It is the absence of cars on some of the world’s most congested roads that seems to be making the most crucial differences. Thailand’s capital, Bangkok, which only last month had closed schools because the pollution got so bad, has experienced a similar transformation in the air since partial lockdown, mainly due to the fall in road traffic. “We can see quite a big gap between the air quality standard that we have [compared with this time last year],” says Tara Buakamsri, Thailand director for Greenpeace.
But residents of Bangkok lamented how the places to enjoy the fresh air were swiftly disappearing. Playgrounds, sporting grounds and even parks, a rare source of solace in the bustling, intensely urban environs of Bangkok, have all now been shut. “I feel sad for the old people who use the park to hang out and meet friends. I think they will be so sad at home,” said Nantawan Wangudomsuk, 31, a producer who used to run in the parks.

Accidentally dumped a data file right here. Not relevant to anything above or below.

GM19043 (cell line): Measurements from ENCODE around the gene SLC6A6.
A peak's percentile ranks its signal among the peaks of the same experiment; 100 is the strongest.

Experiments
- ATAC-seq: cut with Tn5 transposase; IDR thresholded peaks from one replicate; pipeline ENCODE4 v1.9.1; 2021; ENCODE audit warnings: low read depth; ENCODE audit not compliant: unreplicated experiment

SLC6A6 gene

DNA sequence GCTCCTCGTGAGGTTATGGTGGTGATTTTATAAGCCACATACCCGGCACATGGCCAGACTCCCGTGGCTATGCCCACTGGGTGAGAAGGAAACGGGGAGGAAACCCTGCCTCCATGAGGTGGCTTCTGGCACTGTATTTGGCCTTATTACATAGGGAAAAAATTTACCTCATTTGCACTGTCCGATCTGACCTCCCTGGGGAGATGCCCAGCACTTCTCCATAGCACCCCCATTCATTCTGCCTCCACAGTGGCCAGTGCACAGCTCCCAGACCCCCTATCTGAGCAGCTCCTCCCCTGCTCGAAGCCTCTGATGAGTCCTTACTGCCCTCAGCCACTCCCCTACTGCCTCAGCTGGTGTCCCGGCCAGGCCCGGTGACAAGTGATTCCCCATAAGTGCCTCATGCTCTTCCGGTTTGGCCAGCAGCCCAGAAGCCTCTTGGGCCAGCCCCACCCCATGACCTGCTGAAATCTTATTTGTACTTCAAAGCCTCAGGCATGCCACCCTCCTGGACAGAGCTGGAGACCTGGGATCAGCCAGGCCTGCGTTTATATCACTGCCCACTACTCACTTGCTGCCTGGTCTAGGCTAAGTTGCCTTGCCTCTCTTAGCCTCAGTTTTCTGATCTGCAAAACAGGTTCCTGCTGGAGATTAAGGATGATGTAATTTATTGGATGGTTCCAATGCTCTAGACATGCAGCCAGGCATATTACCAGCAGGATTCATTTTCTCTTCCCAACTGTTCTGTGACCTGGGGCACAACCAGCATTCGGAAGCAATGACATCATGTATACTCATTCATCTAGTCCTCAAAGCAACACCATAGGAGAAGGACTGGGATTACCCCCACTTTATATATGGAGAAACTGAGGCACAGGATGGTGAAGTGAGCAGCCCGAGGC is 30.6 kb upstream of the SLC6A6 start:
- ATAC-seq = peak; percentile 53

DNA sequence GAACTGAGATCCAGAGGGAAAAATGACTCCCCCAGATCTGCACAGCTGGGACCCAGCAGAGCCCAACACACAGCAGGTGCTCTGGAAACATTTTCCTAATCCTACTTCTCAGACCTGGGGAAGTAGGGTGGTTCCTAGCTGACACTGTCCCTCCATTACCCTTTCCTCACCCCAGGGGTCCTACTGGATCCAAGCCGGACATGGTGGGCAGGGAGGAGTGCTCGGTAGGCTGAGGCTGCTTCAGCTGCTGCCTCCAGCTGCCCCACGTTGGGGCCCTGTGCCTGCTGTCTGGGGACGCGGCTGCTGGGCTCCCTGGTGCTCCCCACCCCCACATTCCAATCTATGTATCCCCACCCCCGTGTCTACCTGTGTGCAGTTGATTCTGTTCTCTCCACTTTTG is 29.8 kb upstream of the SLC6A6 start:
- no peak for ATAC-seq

Across South America’s most populous city of So Paulo, ground zero of Brazil’s brewing coronavirus crisis, notorious traffic queues and smoggy horizons are also giving way to calm streets and clearer skies.
During weekday rush-hour, downtown So Paulo’s Joo Goulart elevated highway – nicknamed Minhoco, the Big Worm – normally heaves with traffic as thousands of cars cram four narrow lanes and beeping motorbikes weave through daringly small spaces. But with the city’s coronavirus lockdown, Minhoco now resembles a small-town avenue instead of a major road in a metropolis of 12 million people.
“The air is certainly better,” said Daniel Guth,an urban mobility consultant. “I’ve felt the improvement in air quality both as a cyclist and as a quarantined citizen,” he laughed. “We should use this as a moment to reflect on what transport methods we should prioritise when this crisis is over.”
Despite being under lockdown, many Paulistas, as the city’s residents are known, are still finding ways to enjoy the cleaner air, taking to windows and apartment balconies for nightly pot-banging protests against Brazil’s far-right President Jair Bolsonaro, who has repeatedly dismissed the coronavirus as just “a little flu”.